Holding Political Chameleons Accountable
By Omari Jackson
Much has been written about the principal players in the seven-year national holocaust in Liberia. Primarily, the principal players claimed they launched their various rebellions in order to right what were wrong in the Liberian society. For the principal player, and now president Charles Taylor, it was a determination to put up a challenge to the claim of the late president Samuel Doe, who had said that there was no - man enough in Liberia to put any claim to the presidency. Though Samuel Doe was found wanting, especially when the chips came falling down, his demise did not end the destructive competition to wrestle power by greedy men.
Eventually Doe became victim of his own making, and ended up as a sacrificial lamb so that the trouble in Liberia could end. His inglorious exit from the Liberian political scene came at a painful time in the annals of the nation. His torturer, Gen. Prince Yormie Johnson applied all the available horrible means to ensure that even if Samuel Doe were to return to this world again, which I doubt, he would think twice at any suggestion to overthrow any government. Perhaps, Samuel Doe learned his lesson the hard way.
While Samuel Doe and the heads of the former rebel organizations, such as NPFL, Ulimo-K, Ulimo-J, Lofa Defense Force, LPC, INPFL, AFL, have all been identified as perpetrators of the Liberian horror, we need not forget that they were stubbornly supported by certain politicians, whose roles should not be overlooked. That is, they also share equal responsibility for the crimes against the Liberian people.
While the warlords have often been blamed for the Liberian civil war, some civilian politicians must be held accountable as well, insofar as their open support and connivance in aiding and abetting the war effort; and in some case, their deafing silence for their lack of outspokeness against the horrendous crimes that were committed against innocent people.
Admittedly, politicians appear to demonstrate the same expedient qualities of a prostitute. That is, a prostitute is ever ready to make a commitment to any available client. Take for example, Lofa County senator, Kekura B. Kpoto. It may appear somehow an unnecessary venture to attempt to understand this so-called political maverick and perennial politician. As far as the political pendulum is concerned, Mr. Kpoto is one individual in the Liberian political theater who subscribes to the belief that "if you can't beat him, join him." You will recall with some amount of certainty that long before the results of the 1985 rigged elections that ensured that the late Samuel Doe remain in power were announced, Mr. Kpoto had saturated the length and breadth of Liberia with declarations such as: "WHO DO WE WANT? (DOE), WHO DO WE HAVE? (DOE), WHO WOULD WE HAVE? (DOE)." Sadly, as it became evident, none of the contesting candidates had the equal opportunity through the government-controlled media for such public relations work.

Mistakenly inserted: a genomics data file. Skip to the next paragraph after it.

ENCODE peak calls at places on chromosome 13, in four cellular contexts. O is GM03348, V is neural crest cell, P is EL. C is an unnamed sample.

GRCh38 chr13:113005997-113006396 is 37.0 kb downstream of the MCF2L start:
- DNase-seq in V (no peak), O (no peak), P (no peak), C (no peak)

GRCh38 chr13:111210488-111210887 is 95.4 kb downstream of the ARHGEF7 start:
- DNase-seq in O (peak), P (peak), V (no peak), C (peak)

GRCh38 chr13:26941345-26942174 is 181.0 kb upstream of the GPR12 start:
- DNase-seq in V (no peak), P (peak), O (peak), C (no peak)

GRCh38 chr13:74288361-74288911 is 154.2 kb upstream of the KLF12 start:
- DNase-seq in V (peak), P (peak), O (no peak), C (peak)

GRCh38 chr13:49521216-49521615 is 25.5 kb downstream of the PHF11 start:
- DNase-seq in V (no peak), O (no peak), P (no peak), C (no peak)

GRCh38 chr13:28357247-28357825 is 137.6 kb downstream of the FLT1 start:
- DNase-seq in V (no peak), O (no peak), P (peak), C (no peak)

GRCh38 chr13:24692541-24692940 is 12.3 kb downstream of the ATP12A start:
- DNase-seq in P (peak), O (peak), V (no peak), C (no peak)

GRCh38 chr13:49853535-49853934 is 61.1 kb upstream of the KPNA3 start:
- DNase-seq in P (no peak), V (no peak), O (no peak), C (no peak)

At the time, though, Mr. Kpoto did not realize that such outward demonstrations of adoration on a political field that was not evidently level for all sides, was inimical to the professed democratic expression that was being exercised in the country. It can be generally argued that the likes of Mr. Kpoto have a flawed perception of true democracy. Nonetheless, such people find nothing amiss about their lopsided understanding of politics.
Ironically, it was an apparent joke when Mr. Kpoto returned from refuge to announce to Liberians that the marathon senseless war was due to the neglect of our ancestors in the great beyond. He, therefore, made a novel proposition: a national celebration to appease the dead to halt the violence, and grant us peace. Using the dead as scapegoats, Mr. Kpoto and many others slaughtered cows, goats, sheep, etc. at the Antoinette Tubman Stadium, amid drumming and dancing. In his mind the living, who were responsible with the action of violence, were being led by the dead. He consequently passed on responsibility for the mayhem to others.
It is of interest to note that Mr. Kpoto was among those who pampered, and encouraged the late Doe in power. Sadly, when Doe had to choose between life and death, the likes of Kpoto were not around to help him decide his future. As a result, Samuel Doe made a fatal decision to "fight till the last man" -and eventually was captured and dismembered by his enemies.
Mr. Kpoto may have regretted abandoning Samuel Doe in the end. But that is how the Kpotos and others play the political game. Now that the dust of violence has settled in Liberia, Mr. Kpoto is back, and with the current government. Remember, "If you can't beat them, join them," - the likes of Kpoto should, however, realize that they are equally responsible for the crimes committed against the Liberian people. So, when the day of reckoning comes, they may be called upon for some explanation. Until that time, let those who can't "beat them, join them.".